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Susan PlettDinner With a Poet
Copyright©2011 by Susan Plett

This is Susan's seventh column in our "Poet's Classroom" series.

I love to ask people about their jobs, especially if it’s a job I’ve never heard of. At a recent banquet, I sat beside a young man who was in the process of becoming a certified member of Power Washers of North America. I plied him with questions, all the while thinking, who knew there was a certification process for power washing? By the end of the evening, I knew there was a whole lot more to power washing than pointing the wand and flipping a switch.

People who don’t write poetry sometimes have a similar attitude to my initial response to the power washer… Poetry? Don’t you just pick up a pen, or sit down at a computer, and emote all over the page? How can it be wrong if it’s how you feel?

Well it’s not wrong, of course, but emotions can be ineptly communicated. Just as a poorly handed power washer can cause damage, poorly handled words fail to do the job you are setting out to do.

For those of you would like to sit down at dinner beside a poet and spend the evening talking about what it takes to make a poem become a poem, here’s a look at one of my early poems, from rough draft to finished poem. The rough draft was 250 words of freefall:

Lie very still. Lie very still. I try to think in a whisper. If you lie very still she won’t know you’re awake.
My mother’s voice rolls over me in black suffocating waves. My brother’s voice, seven years old, stubborn, defiant, is high, light, bobbing like a plastic toy in the turbulence.
I squeeze my eyes tight shut, lie very still on my bed. There is a rushing roaring pounding in my ears. Don’t make her mad Charlie don’t make her mad don’t make her mad I forget and move my lips but I am safe the voices have moved no closer, are still in the kitchen.
GET OUT OF MY HOUSE! this is the seventh wave, the big one, and it is punctuated by the slamming of the door. Charlie is still in his pajamas the snow is ankle deep on the ground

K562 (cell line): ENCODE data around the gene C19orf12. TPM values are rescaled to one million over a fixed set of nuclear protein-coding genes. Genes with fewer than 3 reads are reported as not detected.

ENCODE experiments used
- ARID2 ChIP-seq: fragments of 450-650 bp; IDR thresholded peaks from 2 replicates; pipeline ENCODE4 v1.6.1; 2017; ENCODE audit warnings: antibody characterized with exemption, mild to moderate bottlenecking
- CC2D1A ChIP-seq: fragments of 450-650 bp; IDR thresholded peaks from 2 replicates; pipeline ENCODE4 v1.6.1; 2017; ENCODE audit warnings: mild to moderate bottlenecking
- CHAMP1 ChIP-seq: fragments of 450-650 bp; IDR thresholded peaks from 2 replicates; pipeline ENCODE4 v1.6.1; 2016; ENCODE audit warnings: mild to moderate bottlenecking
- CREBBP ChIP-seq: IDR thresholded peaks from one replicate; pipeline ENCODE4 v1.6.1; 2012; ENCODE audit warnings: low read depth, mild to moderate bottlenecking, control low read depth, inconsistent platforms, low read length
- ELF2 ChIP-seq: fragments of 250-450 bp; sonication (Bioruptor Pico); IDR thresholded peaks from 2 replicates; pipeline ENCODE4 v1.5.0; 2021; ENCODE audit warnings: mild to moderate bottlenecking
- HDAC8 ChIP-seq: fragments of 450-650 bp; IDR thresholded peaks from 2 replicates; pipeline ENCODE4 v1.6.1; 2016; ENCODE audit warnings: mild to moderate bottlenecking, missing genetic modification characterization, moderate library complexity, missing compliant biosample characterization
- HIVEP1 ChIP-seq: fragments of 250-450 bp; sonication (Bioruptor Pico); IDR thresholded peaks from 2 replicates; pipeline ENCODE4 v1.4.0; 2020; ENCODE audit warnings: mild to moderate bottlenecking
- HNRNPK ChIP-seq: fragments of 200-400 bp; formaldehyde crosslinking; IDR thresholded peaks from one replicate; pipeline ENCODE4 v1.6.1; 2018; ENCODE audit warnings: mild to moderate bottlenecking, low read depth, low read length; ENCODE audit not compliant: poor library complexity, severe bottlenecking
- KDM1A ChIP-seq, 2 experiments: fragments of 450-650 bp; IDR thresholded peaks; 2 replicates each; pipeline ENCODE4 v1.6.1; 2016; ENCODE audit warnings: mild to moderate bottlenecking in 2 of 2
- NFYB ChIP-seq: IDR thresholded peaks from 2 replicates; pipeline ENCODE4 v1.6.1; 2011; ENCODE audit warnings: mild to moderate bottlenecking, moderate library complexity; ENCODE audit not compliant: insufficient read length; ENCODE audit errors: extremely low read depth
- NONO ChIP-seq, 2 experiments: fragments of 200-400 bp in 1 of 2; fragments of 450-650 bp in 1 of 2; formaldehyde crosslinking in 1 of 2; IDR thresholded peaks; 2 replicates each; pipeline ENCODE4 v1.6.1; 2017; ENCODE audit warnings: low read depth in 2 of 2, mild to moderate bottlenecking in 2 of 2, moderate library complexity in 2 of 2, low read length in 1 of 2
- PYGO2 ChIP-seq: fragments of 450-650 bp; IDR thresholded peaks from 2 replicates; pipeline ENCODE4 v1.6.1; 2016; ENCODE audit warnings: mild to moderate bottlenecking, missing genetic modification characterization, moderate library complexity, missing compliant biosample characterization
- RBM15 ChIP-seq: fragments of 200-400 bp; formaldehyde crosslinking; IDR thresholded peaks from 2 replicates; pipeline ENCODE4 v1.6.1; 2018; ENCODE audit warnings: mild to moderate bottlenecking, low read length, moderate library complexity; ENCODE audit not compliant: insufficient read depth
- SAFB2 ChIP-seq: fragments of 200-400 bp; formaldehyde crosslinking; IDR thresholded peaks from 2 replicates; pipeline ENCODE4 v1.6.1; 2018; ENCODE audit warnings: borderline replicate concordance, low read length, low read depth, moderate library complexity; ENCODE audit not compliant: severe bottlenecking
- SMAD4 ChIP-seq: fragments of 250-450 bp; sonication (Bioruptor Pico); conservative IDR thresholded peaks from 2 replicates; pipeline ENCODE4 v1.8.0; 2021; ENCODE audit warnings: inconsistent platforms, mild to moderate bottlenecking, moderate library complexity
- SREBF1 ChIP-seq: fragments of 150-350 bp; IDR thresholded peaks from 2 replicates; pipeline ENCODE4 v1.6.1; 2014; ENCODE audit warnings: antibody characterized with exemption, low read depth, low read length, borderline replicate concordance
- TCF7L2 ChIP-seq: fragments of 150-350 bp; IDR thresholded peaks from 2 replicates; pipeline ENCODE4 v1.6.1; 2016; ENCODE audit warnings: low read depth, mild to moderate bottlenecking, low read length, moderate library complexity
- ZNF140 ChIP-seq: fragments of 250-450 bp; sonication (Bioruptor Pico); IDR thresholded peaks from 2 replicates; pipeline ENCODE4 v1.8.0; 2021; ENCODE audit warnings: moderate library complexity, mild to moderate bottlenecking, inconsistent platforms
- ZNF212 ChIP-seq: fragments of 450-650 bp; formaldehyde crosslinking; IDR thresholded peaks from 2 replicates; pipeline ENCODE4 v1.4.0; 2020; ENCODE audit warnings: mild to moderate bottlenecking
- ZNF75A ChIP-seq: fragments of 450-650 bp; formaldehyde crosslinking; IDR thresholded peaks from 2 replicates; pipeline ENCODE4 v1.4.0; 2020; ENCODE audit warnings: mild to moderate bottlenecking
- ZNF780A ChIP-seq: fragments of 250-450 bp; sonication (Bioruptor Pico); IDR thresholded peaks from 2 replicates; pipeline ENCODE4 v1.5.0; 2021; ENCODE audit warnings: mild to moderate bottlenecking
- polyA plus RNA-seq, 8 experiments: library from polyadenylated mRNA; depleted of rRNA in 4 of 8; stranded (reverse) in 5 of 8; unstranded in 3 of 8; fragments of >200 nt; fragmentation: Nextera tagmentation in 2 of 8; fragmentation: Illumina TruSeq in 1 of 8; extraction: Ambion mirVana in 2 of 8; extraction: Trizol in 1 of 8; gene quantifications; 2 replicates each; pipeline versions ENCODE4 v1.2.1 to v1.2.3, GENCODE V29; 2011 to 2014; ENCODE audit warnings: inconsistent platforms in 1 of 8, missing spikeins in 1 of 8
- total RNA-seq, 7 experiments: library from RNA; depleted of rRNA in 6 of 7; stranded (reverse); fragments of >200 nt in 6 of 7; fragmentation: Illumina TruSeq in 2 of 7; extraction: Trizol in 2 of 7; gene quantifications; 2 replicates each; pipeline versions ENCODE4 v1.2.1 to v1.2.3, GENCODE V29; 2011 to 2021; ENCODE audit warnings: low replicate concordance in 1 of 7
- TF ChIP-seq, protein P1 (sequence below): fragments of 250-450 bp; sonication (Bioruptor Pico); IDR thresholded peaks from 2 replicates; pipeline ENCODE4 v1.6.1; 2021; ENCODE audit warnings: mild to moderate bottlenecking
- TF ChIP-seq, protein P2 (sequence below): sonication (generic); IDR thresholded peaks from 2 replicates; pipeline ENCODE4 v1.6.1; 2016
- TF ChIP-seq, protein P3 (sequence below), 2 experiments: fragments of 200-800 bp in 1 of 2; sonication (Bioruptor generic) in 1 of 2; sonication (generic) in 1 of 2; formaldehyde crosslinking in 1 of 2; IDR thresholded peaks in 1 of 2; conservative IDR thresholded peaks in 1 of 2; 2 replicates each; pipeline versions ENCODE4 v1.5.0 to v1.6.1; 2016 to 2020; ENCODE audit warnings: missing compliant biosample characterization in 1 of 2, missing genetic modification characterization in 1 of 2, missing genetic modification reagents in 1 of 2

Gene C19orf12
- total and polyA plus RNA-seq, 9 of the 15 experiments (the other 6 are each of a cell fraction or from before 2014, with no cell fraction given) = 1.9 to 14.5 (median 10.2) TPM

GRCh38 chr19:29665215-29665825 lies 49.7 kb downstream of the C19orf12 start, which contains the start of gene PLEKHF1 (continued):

lie very still don’t squeeze your eyes I try to look in the mirror to make sure I look like I’m sleeping I will my heart to beat slower worried she’ll see it fluttering caged under the thin blanket
Charlie? CharLIE?? Her voices rises, sharpens, tangy scent of madness finding its way under my bedroom door.
WHERE DID YOU GO? WHEN I GET MY HANDS ON YOU ...the voice is coming closer closer
lie very still lie very still lieverystill verystill stillstill curl into a ball dive under the covers
and the bedroom door crashes open

Interesting enough, but there's a lot of words, and some murky backstory. The first pass through, I added some line breaks, which helped to slow things down and let the story emerge. I also italicized everything the narrator of the poem is thinking. A sample of Draft #2:

rushing roaring pounding in my ears
don’t make her mad Charlie
          don’t make her mad don’t make her mad
          
GET OUT OF MY HOUSE! it’s the seventh wave, the big one punctuated by the slamming of the door.
          Charlie’s in his Christmas pajamas
          his robe on the chair beside his bed
          snow over the tops of our boots

I gazed fondly at my bright and shining poem and asked for feedback, certain the poem should be bronzed and hung on a wall. “I don’t get the part about Charlie.” “Who’s outside?” “How do you know how deep the snow is?”

I changed that bit. And then I changed it again. And again. And people still refused to understand exactly where Charlie was and how a narrator hiding in a bed could know that. And then someone asked me a Very Helpful Question, one that I still ask myself when I am stuck trying to fit all kinds of details into a poem.

Helpful Question #1: Whose story is this?

This is an especially important question to ask when you are working—as I was—from a real life anecdote. The story belongs to the narrator; what she can see and hear and feel from where she is, and her reaction to what she is hearing. Charlie’s story belongs to a different poem. Which leads me to Helpful Question #2:

Helpful Question #2. Are there too many people in this poem?